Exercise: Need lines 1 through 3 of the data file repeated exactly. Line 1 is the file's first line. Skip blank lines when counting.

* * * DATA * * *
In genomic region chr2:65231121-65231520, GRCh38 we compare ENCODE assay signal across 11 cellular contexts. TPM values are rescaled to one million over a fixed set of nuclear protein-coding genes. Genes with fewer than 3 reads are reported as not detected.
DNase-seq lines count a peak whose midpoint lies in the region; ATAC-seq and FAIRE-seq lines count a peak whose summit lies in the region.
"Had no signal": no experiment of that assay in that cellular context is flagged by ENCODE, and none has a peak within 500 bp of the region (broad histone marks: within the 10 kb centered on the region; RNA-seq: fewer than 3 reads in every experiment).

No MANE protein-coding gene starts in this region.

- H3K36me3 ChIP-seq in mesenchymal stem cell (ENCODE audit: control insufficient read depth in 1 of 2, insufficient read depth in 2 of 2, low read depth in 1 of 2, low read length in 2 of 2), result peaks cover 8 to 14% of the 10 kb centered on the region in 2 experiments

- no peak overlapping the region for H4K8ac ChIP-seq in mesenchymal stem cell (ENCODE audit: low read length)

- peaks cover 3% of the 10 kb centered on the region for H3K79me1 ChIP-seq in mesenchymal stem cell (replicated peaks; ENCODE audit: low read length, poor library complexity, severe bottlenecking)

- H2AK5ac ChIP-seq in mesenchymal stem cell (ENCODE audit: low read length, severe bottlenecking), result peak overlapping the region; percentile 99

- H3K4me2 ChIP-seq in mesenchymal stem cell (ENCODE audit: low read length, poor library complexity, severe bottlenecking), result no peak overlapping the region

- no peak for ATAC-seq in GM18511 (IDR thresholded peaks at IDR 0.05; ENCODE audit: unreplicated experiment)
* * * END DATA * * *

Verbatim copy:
In genomic region chr2:65231121-65231520, GRCh38 we compare ENCODE assay signal across 11 cellular contexts. TPM values are rescaled to one million over a fixed set of nuclear protein-coding genes. Genes with fewer than 3 reads are reported as not detected.
DNase-seq lines count a peak whose midpoint lies in the region; ATAC-seq and FAIRE-seq lines count a peak whose summit lies in the region.
"Had no signal": no experiment of that assay in that cellular context is flagged by ENCODE, and none has a peak within 500 bp of the region (broad histone marks: within the 10 kb centered on the region; RNA-seq: fewer than 3 reads in every experiment).